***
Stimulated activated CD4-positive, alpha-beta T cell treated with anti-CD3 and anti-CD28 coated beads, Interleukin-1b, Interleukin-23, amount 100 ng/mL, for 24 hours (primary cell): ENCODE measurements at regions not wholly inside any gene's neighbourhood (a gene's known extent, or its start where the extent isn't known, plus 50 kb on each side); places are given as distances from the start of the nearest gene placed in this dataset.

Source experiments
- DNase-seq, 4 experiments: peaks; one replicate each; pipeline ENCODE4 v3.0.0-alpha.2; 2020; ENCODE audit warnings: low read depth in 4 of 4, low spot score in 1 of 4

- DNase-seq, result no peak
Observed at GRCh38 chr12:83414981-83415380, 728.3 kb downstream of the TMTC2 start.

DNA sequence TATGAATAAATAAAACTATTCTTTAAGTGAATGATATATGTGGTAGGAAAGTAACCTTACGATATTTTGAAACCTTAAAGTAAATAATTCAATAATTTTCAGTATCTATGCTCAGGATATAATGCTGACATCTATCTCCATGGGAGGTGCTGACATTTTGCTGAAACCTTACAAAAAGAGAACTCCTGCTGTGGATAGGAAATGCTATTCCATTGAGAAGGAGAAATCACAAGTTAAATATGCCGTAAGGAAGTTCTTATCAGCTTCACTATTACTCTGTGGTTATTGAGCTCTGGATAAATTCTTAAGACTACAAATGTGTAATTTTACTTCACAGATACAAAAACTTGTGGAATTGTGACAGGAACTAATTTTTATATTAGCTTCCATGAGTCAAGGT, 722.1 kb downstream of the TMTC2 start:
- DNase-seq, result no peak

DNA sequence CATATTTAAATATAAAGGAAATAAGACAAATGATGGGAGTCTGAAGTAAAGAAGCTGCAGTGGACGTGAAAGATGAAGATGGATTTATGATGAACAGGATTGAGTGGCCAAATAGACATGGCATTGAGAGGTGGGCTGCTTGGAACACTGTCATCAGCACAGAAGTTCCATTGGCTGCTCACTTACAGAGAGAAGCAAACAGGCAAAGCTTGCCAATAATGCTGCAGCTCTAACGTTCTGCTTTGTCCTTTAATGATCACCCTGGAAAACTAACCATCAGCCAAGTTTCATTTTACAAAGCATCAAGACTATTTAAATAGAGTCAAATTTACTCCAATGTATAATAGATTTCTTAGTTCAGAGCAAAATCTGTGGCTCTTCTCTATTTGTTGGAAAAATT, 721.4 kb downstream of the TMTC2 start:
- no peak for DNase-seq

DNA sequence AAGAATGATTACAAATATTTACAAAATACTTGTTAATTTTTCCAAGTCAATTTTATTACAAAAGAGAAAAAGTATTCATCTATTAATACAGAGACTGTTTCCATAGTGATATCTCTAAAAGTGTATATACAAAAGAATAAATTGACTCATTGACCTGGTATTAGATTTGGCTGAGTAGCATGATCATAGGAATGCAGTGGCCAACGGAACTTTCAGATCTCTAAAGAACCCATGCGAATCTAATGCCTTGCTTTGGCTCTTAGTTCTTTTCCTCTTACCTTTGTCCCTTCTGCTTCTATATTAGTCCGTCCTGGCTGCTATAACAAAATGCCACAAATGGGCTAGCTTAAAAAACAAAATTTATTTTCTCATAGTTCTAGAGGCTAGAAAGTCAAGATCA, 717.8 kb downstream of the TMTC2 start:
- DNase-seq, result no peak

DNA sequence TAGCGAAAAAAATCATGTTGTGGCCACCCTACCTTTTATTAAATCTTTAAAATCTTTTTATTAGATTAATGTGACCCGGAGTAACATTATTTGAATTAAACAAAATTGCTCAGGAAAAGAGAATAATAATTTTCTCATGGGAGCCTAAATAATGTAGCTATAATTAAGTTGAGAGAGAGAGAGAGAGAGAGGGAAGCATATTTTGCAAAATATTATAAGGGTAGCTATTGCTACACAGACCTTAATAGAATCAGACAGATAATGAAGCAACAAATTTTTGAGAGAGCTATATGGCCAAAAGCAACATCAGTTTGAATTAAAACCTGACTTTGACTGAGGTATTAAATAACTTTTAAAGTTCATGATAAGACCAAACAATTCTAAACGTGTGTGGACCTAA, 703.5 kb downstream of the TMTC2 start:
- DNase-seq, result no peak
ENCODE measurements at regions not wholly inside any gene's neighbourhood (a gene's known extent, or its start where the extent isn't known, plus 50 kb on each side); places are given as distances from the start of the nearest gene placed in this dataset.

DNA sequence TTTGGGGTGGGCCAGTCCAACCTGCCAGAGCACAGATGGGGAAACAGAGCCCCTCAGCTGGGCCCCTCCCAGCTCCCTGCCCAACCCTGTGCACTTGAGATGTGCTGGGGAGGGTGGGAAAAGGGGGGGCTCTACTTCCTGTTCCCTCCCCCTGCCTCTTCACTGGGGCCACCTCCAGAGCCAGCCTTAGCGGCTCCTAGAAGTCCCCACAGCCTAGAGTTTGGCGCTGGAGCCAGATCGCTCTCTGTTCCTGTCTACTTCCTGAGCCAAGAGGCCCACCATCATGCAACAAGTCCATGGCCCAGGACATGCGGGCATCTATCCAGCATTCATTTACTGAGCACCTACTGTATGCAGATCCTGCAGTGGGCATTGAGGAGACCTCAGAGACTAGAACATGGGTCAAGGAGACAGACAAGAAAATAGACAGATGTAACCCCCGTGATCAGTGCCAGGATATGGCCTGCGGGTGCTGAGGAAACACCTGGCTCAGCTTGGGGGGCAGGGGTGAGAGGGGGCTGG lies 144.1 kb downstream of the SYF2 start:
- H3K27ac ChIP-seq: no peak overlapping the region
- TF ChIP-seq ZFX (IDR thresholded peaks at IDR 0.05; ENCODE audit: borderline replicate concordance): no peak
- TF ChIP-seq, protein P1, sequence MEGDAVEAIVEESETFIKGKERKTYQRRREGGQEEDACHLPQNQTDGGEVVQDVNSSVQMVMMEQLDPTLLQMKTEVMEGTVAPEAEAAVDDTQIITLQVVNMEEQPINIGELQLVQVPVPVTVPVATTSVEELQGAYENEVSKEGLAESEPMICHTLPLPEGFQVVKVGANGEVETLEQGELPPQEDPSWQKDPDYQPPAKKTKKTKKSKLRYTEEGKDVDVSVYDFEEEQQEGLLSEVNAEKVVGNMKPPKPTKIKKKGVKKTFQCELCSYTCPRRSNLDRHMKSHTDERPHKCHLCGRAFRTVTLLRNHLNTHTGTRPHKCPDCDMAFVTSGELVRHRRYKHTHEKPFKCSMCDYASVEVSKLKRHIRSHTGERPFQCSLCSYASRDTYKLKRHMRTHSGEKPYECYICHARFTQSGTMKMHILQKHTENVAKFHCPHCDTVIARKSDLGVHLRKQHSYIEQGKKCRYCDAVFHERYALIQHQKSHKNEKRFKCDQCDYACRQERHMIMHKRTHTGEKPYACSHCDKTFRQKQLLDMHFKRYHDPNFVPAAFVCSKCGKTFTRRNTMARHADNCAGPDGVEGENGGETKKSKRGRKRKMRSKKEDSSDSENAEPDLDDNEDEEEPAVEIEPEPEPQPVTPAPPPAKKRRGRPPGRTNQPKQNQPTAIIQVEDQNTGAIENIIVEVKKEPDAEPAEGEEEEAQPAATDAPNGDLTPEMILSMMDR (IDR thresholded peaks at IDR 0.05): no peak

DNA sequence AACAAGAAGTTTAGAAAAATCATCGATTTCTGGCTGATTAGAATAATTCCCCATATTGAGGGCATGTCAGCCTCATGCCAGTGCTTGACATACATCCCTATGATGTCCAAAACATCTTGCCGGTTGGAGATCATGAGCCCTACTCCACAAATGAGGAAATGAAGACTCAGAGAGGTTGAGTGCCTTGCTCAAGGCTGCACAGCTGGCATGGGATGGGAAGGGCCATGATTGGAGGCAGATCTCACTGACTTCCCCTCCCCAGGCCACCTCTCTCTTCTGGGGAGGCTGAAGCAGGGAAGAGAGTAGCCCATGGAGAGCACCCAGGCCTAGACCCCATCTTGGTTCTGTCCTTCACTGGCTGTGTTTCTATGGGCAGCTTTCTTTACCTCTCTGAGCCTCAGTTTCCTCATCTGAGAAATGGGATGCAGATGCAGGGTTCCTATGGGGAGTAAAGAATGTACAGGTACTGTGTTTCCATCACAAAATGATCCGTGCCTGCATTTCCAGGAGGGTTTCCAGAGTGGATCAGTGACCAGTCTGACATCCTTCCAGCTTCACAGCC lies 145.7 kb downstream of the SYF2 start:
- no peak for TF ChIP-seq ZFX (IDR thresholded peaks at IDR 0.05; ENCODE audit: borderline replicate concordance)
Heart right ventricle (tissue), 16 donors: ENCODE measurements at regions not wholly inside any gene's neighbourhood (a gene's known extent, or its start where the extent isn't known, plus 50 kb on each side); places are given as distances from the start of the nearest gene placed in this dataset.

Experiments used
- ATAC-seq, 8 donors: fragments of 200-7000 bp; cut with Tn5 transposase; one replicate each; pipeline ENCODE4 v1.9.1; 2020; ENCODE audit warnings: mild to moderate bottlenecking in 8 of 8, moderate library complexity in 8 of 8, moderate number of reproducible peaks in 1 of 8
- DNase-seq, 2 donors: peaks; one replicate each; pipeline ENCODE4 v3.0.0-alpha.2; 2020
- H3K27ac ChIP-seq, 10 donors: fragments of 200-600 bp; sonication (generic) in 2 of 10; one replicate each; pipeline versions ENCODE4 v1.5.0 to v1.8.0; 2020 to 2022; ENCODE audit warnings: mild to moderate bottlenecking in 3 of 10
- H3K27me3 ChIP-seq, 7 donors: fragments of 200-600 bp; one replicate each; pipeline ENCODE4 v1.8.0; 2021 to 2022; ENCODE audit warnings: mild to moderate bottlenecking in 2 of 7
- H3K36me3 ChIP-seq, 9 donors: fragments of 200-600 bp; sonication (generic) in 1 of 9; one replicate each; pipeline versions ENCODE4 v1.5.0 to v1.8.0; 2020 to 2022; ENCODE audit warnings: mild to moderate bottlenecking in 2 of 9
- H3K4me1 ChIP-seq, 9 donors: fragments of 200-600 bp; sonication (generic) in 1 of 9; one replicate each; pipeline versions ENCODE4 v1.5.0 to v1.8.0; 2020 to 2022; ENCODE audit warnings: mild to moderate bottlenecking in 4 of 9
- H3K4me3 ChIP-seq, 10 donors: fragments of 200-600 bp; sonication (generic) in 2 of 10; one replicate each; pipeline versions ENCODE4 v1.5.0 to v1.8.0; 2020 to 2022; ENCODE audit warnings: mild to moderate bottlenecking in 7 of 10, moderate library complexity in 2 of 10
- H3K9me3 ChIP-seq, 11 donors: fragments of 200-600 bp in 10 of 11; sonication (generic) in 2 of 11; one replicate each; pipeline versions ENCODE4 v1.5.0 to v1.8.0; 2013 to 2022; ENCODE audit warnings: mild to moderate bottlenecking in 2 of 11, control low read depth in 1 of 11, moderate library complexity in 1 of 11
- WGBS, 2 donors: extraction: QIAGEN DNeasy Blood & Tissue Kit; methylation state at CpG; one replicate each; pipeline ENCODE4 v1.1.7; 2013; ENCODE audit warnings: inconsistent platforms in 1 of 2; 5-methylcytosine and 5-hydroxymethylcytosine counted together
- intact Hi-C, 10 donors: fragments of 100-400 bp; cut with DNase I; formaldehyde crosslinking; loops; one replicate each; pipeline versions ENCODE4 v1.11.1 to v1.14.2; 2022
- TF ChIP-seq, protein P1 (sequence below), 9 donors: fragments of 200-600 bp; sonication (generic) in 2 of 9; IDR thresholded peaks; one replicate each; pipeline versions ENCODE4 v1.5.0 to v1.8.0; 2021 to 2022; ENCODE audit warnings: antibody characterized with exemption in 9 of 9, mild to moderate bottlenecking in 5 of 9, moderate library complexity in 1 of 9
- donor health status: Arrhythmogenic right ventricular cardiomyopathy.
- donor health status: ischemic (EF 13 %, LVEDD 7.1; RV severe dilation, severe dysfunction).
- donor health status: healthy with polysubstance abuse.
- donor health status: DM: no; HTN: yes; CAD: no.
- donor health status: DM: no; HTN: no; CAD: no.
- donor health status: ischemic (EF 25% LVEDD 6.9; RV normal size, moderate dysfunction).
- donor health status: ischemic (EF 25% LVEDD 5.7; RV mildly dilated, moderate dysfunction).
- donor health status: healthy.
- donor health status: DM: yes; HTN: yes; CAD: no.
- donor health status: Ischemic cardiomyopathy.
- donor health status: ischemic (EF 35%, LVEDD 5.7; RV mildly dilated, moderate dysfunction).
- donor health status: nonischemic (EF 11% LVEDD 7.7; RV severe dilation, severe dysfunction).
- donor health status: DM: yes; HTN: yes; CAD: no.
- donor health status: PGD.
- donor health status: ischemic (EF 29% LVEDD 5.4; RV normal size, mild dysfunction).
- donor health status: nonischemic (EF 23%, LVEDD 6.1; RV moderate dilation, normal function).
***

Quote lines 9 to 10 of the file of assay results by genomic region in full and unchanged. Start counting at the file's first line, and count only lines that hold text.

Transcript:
- no peak for DNase-seq

DNA sequence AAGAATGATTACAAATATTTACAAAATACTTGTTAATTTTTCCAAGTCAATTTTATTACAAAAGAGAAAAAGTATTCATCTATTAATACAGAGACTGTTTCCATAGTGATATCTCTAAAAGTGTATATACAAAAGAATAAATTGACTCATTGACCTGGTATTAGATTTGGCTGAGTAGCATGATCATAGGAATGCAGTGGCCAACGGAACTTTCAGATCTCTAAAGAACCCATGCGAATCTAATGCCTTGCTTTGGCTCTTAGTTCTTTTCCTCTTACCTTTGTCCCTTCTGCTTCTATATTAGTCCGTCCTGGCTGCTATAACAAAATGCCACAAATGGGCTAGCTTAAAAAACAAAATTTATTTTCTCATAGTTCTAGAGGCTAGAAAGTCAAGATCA, 717.8 kb downstream of the TMTC2 start: